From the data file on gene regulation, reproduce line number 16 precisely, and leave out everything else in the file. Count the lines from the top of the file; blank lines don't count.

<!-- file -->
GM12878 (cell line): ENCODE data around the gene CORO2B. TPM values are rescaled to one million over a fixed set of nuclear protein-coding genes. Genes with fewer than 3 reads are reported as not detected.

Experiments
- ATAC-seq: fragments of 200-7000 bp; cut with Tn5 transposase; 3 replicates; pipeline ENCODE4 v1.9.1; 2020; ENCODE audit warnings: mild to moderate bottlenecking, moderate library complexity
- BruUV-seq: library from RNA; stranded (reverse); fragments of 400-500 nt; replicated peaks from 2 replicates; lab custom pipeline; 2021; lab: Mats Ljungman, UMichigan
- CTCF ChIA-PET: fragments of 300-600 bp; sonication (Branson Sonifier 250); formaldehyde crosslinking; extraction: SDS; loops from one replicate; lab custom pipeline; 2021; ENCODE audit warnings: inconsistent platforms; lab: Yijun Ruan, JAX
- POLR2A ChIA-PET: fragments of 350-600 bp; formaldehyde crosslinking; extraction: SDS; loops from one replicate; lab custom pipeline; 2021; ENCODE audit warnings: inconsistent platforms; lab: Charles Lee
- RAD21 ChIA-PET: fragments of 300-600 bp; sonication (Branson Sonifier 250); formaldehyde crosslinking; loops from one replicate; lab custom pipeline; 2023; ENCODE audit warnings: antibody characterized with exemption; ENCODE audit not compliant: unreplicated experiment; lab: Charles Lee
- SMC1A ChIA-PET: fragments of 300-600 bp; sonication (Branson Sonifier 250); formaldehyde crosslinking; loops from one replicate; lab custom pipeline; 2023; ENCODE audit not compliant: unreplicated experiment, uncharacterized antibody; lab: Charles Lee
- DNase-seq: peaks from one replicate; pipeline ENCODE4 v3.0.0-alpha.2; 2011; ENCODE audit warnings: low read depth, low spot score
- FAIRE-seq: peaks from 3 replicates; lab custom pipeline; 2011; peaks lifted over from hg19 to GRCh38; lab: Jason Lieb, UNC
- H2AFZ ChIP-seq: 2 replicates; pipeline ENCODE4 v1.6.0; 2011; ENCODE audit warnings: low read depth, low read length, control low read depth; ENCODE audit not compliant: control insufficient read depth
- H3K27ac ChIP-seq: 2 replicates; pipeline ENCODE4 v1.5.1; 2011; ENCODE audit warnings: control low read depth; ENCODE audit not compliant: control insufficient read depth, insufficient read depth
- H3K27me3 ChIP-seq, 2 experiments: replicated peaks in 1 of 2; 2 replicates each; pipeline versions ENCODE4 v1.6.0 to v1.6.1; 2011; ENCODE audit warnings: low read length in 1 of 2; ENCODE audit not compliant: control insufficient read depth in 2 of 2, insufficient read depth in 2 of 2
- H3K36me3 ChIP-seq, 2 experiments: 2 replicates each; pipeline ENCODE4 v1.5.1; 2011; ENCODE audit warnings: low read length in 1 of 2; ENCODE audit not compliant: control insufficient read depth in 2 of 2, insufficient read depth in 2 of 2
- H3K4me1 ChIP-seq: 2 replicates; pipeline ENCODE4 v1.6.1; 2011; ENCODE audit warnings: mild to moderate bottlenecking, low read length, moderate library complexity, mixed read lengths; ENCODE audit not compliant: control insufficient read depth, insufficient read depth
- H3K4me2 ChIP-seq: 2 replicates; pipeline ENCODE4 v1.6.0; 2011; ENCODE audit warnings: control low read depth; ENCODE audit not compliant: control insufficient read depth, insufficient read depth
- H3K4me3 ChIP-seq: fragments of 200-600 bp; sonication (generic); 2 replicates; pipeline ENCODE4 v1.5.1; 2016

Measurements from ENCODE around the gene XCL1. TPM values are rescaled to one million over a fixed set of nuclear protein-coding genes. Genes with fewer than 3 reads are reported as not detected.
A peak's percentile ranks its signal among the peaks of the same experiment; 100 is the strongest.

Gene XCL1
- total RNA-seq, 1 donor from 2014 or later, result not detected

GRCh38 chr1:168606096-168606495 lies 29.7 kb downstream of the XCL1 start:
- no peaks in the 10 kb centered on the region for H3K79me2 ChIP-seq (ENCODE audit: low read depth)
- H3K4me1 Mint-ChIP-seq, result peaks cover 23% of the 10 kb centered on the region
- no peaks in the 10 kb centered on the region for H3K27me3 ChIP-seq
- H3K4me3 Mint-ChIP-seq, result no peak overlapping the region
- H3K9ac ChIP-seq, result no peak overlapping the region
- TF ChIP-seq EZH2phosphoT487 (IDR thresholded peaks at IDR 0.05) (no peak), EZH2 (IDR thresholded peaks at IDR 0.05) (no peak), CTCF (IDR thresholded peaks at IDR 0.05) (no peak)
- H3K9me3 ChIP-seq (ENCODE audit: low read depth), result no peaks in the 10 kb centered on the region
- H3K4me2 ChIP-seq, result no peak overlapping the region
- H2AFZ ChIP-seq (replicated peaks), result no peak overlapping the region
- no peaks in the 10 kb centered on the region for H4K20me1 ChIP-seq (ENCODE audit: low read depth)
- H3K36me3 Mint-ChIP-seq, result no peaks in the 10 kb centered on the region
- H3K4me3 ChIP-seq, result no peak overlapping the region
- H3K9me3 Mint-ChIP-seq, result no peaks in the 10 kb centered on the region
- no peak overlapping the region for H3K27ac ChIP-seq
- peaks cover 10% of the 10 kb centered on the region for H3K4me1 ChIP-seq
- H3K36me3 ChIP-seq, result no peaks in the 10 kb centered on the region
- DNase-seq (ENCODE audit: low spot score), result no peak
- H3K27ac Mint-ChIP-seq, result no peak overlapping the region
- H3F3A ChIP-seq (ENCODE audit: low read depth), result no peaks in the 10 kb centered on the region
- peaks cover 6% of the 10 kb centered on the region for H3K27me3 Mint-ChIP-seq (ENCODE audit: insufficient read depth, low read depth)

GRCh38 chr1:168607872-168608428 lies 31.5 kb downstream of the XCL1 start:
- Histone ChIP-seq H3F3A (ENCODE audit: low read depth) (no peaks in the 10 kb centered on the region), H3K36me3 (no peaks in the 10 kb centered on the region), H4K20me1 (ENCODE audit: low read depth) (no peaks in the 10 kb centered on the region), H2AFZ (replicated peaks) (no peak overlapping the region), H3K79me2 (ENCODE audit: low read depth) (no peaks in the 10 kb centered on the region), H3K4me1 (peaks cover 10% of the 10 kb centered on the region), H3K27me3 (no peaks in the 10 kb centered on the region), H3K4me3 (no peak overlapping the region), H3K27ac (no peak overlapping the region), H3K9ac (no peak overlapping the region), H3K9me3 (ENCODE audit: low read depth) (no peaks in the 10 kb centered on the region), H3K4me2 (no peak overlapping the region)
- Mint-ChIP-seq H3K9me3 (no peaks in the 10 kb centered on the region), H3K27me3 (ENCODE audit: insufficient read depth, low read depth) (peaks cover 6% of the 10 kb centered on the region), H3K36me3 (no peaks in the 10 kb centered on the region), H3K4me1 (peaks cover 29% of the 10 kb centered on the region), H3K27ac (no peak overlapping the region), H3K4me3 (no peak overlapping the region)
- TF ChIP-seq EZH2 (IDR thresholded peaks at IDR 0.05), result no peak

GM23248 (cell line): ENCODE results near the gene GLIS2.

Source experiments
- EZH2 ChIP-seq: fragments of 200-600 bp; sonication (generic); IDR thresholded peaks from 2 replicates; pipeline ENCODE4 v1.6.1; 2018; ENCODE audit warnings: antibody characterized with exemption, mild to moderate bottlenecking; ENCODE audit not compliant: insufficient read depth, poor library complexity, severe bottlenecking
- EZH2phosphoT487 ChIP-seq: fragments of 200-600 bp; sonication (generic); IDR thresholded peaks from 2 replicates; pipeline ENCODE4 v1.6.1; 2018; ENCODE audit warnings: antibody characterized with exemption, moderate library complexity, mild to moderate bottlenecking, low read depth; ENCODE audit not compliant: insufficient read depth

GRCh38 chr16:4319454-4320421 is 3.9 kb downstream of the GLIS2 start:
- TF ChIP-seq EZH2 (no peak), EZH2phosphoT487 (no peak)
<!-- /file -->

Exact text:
- H3K4me2 ChIP-seq: 2 replicates; pipeline ENCODE4 v1.6.0; 2011; ENCODE audit warnings: control low read depth; ENCODE audit not compliant: control insufficient read depth, insufficient read depth